• Use of technology is ensuring better compliance and better revenues. A lot of technology is being used where GST figures are now being matched with income tax figures and compliances are being ensured.

 

Positive Indigenisation list

Positive Indigenisation list

Context :

  • Recently, the Ministry of Defence has released the third positive indigenisation list of 101 items, comprising major equipment/platforms.
    • The ‘First Negative Indigenisation’ List comprising 101 items was notified in August 2020.
    • The Second Indigenisation list was notified in June 2021 import list for 108 items.
    • The Third List includes Highly complex Systems, Sensors, Weapons and Ammunitions like Light Weight Tanks, Mounted Arty Gun Systems, Next Generation Offshore Patrol Vessels (NGOPV) etc.
What is the positive indigenisation list?
  • Introduced in August 2020, the negative list essentially means that the Armed Forces – Army, Navy and Air Force will only procure such items from domestic manufacturers.
  • The manufacturers could be private sector players or Defence Public Sector Undertakings (DPSUs).
Why was this policy needed?
  • As per Stockholm International Peace Research Institute, India has been the second largest importer of weapons between 2014 and 2019 with US$ 16.75 billion worth of imports during this period.
  • The government wants to reduce the dependence on imported items in defence and give a shot in the arm to the domestic defence manufacturing industry.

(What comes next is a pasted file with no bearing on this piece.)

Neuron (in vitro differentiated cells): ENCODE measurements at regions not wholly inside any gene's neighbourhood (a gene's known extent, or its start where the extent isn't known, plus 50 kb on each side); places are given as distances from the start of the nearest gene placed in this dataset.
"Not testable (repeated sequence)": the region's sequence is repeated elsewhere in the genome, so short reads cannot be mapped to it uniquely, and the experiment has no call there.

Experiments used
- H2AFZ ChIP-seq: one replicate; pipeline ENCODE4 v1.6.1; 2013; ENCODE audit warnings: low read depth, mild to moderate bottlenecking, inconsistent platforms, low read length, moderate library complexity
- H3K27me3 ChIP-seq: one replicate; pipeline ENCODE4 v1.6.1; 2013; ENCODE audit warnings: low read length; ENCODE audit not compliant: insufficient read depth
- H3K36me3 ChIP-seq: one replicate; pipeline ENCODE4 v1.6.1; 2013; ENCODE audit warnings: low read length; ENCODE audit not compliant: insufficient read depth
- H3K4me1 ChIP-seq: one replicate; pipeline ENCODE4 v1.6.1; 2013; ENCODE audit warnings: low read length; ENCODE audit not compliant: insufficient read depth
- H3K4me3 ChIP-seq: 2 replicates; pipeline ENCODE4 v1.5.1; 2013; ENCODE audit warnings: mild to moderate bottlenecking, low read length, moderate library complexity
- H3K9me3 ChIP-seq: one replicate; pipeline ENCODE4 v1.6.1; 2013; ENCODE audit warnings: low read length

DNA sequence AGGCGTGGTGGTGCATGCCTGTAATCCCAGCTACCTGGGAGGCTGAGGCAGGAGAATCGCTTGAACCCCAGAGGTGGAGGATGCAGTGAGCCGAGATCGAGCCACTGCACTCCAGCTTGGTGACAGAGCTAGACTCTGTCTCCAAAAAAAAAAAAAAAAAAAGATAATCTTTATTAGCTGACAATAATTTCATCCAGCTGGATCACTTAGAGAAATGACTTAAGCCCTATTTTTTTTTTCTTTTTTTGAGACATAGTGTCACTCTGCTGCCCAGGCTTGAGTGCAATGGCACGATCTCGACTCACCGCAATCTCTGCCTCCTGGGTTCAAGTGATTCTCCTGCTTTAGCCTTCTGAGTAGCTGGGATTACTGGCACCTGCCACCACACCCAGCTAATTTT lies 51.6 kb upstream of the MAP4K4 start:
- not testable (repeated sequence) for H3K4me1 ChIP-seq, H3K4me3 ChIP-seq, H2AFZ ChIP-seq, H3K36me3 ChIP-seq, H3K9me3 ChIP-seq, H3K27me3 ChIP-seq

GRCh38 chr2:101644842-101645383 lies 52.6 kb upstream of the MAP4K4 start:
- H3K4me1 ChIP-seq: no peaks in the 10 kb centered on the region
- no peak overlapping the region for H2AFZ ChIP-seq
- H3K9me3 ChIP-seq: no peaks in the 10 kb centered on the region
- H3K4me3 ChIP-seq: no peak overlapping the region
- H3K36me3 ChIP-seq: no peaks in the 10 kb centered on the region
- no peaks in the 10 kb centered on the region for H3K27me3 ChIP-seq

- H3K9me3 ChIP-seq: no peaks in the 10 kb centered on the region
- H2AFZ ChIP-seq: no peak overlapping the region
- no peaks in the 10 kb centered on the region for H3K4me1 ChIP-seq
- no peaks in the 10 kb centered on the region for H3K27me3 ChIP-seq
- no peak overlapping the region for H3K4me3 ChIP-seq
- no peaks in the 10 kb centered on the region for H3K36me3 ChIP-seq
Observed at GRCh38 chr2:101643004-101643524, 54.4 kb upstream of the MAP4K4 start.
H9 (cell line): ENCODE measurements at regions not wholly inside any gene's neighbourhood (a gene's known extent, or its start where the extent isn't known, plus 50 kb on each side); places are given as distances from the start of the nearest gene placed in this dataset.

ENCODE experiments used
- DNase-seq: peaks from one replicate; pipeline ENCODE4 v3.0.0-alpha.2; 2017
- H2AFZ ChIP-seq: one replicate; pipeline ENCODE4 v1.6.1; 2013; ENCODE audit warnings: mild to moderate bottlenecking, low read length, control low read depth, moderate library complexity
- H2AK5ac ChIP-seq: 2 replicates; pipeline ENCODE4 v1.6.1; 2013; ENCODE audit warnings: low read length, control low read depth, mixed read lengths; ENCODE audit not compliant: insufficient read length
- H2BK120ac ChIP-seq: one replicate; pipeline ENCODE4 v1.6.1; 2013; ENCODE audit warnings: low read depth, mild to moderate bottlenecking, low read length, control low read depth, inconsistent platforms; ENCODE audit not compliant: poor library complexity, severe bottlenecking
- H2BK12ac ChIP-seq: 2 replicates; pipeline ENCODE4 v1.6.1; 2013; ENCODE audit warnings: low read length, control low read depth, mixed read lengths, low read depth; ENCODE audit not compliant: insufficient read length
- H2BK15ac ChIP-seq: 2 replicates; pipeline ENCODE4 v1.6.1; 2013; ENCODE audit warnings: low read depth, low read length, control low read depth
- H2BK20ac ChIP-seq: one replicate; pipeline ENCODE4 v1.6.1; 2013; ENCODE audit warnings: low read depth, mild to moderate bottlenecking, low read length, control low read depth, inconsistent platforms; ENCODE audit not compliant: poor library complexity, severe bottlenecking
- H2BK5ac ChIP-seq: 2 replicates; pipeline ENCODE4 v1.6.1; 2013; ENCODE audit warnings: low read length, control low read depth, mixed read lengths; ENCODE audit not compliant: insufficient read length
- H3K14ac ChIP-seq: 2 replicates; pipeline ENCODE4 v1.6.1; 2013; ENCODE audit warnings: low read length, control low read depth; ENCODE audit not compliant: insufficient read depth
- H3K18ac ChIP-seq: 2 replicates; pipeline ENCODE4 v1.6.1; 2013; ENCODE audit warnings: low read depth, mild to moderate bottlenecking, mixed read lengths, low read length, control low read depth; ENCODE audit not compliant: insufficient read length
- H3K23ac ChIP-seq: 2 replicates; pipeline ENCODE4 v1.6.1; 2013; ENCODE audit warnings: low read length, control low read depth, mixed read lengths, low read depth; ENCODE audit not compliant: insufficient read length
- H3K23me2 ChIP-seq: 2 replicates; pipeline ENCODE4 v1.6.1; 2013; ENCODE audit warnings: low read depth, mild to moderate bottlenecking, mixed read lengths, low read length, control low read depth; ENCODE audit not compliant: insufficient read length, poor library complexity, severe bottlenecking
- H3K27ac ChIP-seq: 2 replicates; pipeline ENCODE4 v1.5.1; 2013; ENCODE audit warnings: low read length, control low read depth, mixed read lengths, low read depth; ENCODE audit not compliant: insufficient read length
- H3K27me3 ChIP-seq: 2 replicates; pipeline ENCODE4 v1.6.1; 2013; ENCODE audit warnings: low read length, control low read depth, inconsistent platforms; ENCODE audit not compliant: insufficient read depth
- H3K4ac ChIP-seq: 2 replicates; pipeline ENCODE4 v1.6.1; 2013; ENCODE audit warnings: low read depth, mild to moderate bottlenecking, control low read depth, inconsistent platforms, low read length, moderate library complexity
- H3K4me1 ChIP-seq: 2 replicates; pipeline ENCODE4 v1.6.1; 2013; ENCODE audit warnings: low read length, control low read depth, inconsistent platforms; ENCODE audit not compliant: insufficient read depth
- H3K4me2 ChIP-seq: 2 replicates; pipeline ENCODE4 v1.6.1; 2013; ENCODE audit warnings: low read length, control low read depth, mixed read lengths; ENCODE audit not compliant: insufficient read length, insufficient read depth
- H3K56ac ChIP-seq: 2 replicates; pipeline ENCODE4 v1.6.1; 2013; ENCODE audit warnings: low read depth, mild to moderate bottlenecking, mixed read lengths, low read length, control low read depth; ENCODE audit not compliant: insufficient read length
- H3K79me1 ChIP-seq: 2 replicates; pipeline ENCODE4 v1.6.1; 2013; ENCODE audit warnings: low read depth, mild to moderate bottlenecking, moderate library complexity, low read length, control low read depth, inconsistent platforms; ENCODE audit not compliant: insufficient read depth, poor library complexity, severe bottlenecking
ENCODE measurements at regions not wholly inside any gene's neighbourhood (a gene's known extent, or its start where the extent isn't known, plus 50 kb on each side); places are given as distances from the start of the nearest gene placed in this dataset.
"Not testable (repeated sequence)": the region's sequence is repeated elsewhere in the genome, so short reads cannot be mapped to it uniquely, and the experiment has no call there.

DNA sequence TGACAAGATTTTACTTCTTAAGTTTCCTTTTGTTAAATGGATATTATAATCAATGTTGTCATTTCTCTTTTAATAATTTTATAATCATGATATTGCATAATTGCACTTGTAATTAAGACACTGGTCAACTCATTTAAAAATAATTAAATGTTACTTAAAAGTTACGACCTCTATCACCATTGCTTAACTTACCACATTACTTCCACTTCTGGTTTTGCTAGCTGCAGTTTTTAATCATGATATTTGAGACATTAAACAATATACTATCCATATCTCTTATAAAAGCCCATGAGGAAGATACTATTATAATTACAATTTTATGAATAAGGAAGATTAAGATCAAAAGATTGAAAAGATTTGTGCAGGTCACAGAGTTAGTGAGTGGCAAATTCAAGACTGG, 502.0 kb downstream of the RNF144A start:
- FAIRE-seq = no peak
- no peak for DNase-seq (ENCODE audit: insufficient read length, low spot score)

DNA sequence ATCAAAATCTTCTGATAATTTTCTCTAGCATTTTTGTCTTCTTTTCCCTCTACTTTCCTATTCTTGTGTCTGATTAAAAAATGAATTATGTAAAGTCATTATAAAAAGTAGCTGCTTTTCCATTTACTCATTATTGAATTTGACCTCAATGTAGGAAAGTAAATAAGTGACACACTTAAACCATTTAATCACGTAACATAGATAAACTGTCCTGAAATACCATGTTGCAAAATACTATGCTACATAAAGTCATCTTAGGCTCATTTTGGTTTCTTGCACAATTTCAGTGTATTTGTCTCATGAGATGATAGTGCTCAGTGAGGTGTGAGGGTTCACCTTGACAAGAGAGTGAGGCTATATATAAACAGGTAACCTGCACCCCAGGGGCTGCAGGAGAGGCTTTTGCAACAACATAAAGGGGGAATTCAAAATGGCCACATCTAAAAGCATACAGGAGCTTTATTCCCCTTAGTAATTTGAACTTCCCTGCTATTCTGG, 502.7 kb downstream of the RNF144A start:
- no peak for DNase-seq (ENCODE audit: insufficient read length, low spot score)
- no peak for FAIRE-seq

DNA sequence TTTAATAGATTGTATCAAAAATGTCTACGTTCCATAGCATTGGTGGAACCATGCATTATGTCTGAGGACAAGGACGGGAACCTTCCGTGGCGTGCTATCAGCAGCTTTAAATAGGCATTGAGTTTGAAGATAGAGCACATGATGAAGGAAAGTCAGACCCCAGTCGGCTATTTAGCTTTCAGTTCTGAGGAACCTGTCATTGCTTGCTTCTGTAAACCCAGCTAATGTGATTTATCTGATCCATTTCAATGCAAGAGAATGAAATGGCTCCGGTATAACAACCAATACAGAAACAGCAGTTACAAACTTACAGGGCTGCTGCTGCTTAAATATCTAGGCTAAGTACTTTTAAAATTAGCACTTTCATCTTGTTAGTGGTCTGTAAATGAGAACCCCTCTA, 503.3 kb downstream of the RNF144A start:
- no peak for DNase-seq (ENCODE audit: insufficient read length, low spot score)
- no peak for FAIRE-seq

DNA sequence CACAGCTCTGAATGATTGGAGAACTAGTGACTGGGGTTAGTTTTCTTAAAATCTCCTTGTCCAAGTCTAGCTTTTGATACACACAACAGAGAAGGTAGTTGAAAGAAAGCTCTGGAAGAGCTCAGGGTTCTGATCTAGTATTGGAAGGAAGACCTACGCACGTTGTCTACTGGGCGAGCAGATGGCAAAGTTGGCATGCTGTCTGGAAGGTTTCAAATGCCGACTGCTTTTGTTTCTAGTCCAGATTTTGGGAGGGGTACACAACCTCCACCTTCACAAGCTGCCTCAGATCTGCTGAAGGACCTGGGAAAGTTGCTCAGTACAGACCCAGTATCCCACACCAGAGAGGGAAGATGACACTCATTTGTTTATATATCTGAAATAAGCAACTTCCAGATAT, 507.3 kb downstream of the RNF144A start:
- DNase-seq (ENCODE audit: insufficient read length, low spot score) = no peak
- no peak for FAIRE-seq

• By denying the possibility of importing the items on the negative list, the domestic industry is given the opportunity to step up and manufacture them for the needs of the forces.
Significance and implications of this move:
  • Recognises the potential of the local defence industry.
  • Invigorate impetus to domestic Research and Development by attracting fresh investment into technology and manufacturing capabilities.
  • Provides an excellent opportunity for ‘start-ups’ as also Micro, Small and Medium Enterprises (MSMEs).

 

Indian tent turtle

Indian tent turtle

Context :

  • The Union Minister of Environment said in Parliament that there are no reports to indicate that the Indian tent turtle is on the verge of extinction due to illegal mining in the Narmada River.
More about the turtle :
  • The Indian tent turtle is listed in Schedule I of the Wild Life (Protection) Act, 1972 and is thereby provided the highest degree of protection.
  • The males are smaller than the females in size and have longer and thicker tails.
  • It is a species of turtle that is native to India, Nepal and Bangladesh and it is quite similar to the Indian roofed turtle.
  • IUCN status : Lower Risk/ least concern.
 Basic trivia of Narmada River
  • Narmada is the largest west flowing river of the peninsular region flowing through a rift valley between the Vindhya Range on the north and the Satpura Range on the south.